SangwanSeni, like the royal mother, hated Pridi, not least for his pivotal role in 1932. Her view is shown in the snippet, right, from a British document, reproduced in the ZJ post.

The discussion which follows is important for understanding how the death of the king was politicized in quite remarkable ways. It has long been known that the Pramoj brothers and the nascent Democrat Party used the death to oust Pridi. However, at least for PPT, the claim that follows in new and plausible:

Meanwhile, increasingly alarmed about Bhumibol’s refusal to return from Lausanne, and concerned that his complicity in Ananda’s death would disastrously weaken him as a monarch, leading royalists including Democrat Party leader Khuang Aphaiwong, and the Pramoj brothers Seni and Kukrit, hatched a plan to announce that Bhumibol had killed Ananda. They hoped to force him to abdicate in favour of Prince Chumbhot.

The source for this is Kenneth Landon. ZJ then states:

The plan was foiled by military strongman Field Marshal Pibul Songkram, who deposed the Khuang government in a coup in April 1948. Pibul wanted to keep Bhumibol on the throne, believing that the secret of his accidental killing of Ananda could be used to manipulate him.

The account then moves to Margaret Landon’s note mentioned above.

Court president as royalist warrior

8 06 2012

The Nation performs a useful service with a profile of Constitutional Court president Wasan Soypisudh, who has made it clear that the Court has its royalist marching orders. PPT picks out the significant points (all are quotes from The Nation except where there are brackets for PPT’s comments):

  • When asked if the Constitution Court was acting as a tool of the “ammart” (aristocrats), Wasant said the real head of the ammart was the prime minister, as she was the most powerful person in Thailand [PPT: He means the somnolent Yingluck Shinawatra, who is scorned by the real amart].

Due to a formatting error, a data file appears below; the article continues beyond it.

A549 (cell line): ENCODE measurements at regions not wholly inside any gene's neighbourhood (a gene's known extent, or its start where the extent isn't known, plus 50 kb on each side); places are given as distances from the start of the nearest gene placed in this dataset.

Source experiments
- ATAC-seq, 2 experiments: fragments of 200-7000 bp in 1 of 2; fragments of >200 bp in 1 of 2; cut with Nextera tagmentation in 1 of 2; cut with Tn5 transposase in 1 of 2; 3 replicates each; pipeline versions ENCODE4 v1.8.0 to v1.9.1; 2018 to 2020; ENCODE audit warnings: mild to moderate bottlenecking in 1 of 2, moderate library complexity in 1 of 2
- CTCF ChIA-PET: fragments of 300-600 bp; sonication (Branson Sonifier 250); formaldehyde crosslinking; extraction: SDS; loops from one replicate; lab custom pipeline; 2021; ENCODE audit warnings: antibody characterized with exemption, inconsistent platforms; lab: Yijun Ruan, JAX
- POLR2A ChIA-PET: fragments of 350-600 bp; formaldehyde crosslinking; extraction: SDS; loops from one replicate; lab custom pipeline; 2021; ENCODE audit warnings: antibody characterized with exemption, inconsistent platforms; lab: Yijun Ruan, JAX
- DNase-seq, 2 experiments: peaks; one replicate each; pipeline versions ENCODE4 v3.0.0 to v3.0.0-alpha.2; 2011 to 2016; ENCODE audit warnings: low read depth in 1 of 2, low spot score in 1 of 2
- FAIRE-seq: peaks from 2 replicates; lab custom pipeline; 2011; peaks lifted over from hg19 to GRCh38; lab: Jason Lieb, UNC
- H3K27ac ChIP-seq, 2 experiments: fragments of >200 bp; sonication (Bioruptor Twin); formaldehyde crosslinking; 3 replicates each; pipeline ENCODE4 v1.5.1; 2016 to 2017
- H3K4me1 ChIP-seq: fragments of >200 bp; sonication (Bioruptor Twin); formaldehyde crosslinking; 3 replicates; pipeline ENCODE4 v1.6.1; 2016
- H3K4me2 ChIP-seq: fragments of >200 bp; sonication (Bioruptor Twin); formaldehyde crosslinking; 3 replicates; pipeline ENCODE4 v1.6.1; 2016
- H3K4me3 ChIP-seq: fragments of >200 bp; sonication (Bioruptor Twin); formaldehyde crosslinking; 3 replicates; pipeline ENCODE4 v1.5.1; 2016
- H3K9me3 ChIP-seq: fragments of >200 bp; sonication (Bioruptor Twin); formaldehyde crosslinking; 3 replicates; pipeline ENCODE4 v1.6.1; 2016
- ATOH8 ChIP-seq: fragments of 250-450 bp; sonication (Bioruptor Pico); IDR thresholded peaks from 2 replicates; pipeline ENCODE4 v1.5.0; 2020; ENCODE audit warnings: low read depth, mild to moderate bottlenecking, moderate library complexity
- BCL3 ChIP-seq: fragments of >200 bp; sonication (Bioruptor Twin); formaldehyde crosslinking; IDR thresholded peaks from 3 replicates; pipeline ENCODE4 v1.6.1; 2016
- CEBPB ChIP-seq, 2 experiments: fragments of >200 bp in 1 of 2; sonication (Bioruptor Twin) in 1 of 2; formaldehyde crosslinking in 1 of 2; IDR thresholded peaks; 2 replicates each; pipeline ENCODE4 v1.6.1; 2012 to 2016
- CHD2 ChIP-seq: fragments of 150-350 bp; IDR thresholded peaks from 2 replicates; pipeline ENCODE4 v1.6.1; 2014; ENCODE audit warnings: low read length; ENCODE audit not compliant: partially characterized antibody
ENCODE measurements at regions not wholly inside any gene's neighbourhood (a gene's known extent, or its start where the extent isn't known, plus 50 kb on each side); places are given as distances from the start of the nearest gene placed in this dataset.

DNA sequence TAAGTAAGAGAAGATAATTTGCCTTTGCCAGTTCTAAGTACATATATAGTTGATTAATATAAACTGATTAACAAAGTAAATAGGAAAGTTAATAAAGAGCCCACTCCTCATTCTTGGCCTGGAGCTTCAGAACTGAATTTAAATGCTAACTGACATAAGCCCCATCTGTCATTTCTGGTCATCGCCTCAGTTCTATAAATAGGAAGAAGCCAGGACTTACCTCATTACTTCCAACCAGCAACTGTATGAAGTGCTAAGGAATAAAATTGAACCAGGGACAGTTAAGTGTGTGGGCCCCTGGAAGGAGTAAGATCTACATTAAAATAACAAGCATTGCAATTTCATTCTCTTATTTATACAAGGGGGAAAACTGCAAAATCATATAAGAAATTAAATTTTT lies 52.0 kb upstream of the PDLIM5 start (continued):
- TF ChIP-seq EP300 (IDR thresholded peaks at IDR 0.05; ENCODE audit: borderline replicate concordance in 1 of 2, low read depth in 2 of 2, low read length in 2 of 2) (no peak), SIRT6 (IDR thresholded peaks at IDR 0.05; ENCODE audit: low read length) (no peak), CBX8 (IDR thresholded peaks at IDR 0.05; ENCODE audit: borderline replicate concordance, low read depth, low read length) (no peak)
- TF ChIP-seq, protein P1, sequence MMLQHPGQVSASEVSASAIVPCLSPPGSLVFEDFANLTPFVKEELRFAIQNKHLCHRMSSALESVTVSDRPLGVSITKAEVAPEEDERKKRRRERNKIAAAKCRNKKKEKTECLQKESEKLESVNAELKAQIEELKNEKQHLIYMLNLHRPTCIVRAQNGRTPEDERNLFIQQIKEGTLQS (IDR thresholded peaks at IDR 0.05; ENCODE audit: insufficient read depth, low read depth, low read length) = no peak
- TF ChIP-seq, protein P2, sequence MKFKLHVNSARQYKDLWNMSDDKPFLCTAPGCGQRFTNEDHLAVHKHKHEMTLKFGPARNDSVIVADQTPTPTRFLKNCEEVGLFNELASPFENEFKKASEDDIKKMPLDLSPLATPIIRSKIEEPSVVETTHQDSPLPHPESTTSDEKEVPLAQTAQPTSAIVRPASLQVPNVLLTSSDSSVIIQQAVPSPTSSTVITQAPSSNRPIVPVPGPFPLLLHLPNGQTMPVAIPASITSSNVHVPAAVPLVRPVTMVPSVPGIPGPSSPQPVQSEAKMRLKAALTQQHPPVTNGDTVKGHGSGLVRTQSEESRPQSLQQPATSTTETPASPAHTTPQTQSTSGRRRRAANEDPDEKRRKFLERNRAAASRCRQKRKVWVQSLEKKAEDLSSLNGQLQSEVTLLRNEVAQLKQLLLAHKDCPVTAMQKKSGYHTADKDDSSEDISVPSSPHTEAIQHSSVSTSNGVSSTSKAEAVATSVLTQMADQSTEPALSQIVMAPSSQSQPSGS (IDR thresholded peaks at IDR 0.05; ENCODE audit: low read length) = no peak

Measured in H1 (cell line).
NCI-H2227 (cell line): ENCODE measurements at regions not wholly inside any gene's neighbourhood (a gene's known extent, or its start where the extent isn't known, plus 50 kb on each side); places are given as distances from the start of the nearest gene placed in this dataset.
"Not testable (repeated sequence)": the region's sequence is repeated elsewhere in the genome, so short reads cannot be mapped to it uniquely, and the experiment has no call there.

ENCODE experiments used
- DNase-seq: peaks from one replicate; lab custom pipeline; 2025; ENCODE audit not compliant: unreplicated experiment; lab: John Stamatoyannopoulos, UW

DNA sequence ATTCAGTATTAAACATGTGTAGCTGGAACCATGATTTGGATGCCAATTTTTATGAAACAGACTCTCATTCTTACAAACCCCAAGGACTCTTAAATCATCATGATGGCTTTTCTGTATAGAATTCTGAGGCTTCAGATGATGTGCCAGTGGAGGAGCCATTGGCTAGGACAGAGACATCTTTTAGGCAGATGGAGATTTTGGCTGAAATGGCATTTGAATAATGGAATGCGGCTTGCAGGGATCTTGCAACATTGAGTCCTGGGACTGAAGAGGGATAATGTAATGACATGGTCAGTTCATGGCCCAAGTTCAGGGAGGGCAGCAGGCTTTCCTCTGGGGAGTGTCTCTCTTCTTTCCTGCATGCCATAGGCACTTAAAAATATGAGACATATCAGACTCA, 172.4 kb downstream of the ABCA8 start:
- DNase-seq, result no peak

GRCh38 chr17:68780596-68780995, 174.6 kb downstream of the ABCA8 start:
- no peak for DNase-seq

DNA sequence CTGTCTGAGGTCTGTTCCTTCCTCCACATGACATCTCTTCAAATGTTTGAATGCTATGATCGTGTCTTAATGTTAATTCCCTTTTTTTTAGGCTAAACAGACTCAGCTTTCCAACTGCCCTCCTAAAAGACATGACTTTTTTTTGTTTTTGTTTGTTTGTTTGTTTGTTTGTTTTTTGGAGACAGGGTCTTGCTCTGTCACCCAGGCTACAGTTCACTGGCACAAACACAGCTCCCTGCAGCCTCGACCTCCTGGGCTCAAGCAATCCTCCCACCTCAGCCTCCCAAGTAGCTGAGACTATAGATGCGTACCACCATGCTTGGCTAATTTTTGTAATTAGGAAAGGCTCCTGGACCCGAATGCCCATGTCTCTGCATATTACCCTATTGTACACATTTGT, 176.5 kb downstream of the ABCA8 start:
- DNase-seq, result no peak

• At the age of 20 he graduated with an honours degree. One of his classmates was Klanarong Chantik, now a member of the National Anti-Corruption Commission. [PPT: Klanarong has also been one of the leading anti-Thaksin officials/activists. He was a member of the military junta appointed Assets Scrutiny Committee].
  • Wasant became a trained lawyer at the firm of MR Seni Pramoj, the former premier and Democrat Party leader.
  • He passed the Thai Bar examination before turning 21. A classmate at this time was Apichart Sukhagganond, the current Election Commission chairman. [PPT: Like the other EC commissioners, Apichart was appointed the day after the 2006 military coup, and the EC has been a major player against pro-Thaksin parties].
  • Wasant was one of the judges who convicted Thaksin Shinawatra in the Ratchadapisek land case, which saw the former PM given a two-year jail term.
  • He was also a judge on the case involving members of the anti-corruption commission, who gave themselves a pay hike. The Supreme Court’s division for political office-holders sentenced the NACC members to two-year suspended jail terms.
  • Wasant voiced his opinion at a Supreme Court judges’ general meeting that the ballot booth should make the marking of voters’ ballots secret and others should not be allow anyone to see how people vote. His idea led partly to nullification of the April 2, 2006 election.
  • Wasant was also a defendant’s witness when Prasong Soonsiri was sued by a majority of Constitution Court judges for criticising the ruling that found Thaksin not guilty of concealing his ownership of shares in 2001. [PPT: Prasong is a self-proclaimed member of the palace-military cabal of coup planners in 2006 and a remarkably outspoken royalist].
  • Wasant was selected to be a Constitution Court judge on May 28, 2008.